HC Deb 05 March 1830 vol 22 cc1315-6
Mr. Hume

, adverting to what had just passed in the House as to the state of the Shipping interest, observed, that he hoped, if the subject should be brought forward, the great charges to which vessels were subjected for lights and pilotage, which he understood were very heavy, and of course proportionately diminished their profits, would be taken into consideration. There was another charge to which part of our shipping was subjected, and on which he had a motion to submit to the House,—he meant the charge for Mediterranean Passes. This, he understood, was about 5l. for each vessel; and he was informed that the produce of that charge amounted to from 3,000l. to 5,000l. a year. This money was received by the Admiralty, and he did not know whether it were brought into the public account, or how it was applied. He would therefore move for "An Account of the number of ships which paid for Mediterranean Passes; of the amount received for those Passes in the years 1828 and 1829, and its application."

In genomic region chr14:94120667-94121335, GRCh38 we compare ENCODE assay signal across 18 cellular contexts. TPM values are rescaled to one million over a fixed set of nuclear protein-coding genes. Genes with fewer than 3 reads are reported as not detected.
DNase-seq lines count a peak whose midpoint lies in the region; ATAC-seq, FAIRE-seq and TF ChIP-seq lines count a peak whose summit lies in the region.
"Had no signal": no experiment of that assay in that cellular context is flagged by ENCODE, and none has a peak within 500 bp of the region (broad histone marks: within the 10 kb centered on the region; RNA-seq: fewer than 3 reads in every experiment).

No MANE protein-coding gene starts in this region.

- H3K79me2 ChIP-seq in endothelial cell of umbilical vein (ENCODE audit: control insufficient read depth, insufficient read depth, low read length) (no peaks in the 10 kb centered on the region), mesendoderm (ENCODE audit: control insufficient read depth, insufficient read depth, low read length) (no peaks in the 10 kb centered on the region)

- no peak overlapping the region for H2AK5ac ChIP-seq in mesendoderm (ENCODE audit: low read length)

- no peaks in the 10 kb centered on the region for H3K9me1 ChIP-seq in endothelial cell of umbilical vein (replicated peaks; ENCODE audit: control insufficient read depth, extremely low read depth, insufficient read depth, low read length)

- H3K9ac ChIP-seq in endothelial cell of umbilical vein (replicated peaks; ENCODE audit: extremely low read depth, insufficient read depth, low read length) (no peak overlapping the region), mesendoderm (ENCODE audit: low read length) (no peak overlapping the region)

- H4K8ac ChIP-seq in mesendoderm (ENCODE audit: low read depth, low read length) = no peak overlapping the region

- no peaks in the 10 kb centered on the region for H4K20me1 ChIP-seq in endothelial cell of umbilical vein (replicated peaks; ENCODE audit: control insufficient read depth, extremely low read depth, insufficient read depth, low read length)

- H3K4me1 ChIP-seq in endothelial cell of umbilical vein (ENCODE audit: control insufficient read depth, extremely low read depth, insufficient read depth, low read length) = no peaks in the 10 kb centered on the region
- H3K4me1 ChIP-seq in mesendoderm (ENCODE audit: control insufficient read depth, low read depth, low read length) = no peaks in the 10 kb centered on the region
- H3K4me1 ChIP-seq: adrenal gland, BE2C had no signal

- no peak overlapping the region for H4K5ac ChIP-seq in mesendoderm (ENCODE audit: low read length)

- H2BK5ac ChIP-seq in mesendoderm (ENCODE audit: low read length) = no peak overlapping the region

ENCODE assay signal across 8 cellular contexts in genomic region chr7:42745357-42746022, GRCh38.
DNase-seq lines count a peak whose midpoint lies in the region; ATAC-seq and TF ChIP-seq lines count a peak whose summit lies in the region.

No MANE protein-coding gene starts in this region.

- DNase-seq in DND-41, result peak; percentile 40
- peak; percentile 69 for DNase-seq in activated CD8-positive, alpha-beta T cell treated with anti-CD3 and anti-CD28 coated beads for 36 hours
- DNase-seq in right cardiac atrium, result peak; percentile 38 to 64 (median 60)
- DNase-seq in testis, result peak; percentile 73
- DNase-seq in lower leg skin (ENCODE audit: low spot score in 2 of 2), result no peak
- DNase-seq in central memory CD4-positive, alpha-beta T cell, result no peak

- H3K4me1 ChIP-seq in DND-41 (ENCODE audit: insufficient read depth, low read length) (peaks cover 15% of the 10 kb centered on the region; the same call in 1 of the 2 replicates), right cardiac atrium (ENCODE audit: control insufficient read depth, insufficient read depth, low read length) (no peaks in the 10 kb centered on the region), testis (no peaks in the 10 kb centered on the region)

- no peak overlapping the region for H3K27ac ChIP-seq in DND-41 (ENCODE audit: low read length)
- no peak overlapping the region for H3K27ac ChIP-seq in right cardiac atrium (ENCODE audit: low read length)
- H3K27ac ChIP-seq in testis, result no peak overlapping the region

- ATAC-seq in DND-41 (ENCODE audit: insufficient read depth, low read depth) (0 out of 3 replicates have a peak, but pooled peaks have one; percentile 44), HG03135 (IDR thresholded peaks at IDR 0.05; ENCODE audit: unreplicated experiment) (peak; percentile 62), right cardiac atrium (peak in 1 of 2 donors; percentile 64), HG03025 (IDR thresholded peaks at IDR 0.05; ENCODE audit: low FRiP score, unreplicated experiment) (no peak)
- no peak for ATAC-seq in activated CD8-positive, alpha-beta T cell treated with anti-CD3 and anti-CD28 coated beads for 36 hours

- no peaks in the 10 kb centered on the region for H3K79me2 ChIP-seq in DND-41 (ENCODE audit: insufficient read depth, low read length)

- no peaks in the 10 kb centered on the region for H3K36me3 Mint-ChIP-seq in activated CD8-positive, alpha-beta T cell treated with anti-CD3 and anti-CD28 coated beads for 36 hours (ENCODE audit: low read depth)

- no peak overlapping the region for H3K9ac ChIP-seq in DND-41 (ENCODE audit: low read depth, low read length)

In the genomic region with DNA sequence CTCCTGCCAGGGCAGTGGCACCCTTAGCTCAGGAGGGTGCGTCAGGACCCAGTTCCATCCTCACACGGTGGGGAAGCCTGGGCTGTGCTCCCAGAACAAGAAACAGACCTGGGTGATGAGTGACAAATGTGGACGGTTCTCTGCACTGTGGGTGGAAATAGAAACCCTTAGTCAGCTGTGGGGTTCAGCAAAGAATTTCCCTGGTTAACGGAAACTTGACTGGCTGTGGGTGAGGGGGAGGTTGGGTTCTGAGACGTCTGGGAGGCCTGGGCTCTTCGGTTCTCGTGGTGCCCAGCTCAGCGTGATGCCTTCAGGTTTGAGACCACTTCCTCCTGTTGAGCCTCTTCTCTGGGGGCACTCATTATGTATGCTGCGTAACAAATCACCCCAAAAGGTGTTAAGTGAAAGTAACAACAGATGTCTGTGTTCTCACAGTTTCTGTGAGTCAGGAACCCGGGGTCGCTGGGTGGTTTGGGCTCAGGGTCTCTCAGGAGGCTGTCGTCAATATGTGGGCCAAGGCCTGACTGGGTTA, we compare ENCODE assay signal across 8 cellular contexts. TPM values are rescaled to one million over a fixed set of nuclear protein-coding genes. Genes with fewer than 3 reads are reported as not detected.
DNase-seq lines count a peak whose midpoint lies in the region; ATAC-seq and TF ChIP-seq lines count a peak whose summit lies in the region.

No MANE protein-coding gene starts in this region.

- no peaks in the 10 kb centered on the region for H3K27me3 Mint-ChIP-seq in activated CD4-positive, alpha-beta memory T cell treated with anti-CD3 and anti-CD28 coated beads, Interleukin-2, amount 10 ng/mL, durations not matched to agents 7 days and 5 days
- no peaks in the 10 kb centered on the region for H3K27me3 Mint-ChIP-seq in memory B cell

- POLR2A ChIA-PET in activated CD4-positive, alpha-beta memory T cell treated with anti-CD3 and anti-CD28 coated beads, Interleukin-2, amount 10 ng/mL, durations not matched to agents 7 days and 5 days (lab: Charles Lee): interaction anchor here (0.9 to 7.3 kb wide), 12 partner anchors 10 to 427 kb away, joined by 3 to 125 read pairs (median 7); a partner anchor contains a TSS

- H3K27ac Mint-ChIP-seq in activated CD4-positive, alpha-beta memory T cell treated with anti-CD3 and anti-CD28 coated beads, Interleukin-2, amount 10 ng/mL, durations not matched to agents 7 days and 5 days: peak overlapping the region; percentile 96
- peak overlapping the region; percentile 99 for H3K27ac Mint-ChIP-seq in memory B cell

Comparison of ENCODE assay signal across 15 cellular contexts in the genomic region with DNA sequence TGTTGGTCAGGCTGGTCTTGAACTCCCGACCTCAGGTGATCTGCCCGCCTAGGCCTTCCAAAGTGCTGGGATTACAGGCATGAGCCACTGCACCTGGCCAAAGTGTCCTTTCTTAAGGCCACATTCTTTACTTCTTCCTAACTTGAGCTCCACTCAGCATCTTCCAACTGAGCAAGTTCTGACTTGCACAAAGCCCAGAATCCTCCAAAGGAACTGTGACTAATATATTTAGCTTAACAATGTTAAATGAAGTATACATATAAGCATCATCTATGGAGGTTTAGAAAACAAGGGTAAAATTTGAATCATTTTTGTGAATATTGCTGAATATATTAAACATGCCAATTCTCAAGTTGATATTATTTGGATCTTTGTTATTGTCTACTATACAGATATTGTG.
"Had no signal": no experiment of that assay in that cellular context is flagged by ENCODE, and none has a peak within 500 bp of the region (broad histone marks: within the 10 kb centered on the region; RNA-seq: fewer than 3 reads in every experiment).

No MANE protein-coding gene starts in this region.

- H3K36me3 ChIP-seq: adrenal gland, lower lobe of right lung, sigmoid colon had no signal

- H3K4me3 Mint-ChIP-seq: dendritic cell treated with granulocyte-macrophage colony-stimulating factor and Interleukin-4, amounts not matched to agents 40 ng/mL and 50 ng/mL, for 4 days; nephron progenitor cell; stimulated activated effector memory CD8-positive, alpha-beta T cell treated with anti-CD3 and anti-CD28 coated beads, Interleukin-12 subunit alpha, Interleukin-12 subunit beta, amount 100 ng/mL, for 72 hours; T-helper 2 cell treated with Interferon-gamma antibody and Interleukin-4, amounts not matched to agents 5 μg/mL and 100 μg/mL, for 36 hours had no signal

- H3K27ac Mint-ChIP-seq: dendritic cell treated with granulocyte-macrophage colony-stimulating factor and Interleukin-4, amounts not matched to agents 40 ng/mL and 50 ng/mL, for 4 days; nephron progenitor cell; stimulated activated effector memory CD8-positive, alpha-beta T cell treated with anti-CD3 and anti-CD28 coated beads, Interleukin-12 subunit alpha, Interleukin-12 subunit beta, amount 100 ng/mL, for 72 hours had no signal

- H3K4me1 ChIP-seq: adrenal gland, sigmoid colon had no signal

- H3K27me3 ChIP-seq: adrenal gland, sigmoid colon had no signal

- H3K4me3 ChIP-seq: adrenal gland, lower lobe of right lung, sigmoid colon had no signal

Mr. Croker

did not object to the production of the account; some ships, he observed, took out Passes without proceeding to the Mediterranean; the number of Passes, therefore, would not show the actual number of vessels going to the Mediterranean.—Motion agreed to.

Mr. Hume

said, that what he had stated the other night, with respect to the army pay and allowances in the present year and in 1792, had been controverted by the right hon. Gentleman (Sir H. Hardinge). He, however, was confident that the accounts would show his statement to be correct, and he would therefore move for "A Return of the rate of pay and allowances to officers and men in the Army in the years 1792 and 1829, and for similar returns as to the Navy and Ordnance."

Sir H. Hardinge

would not object to the production of the returns, and he would make them as exact as was possible; but he was sure that the correctness of what he said on the subject would be borne out; and from whatever source the hon. Member had got his information, he would find that he was mistaken.

The Motions were agreed to.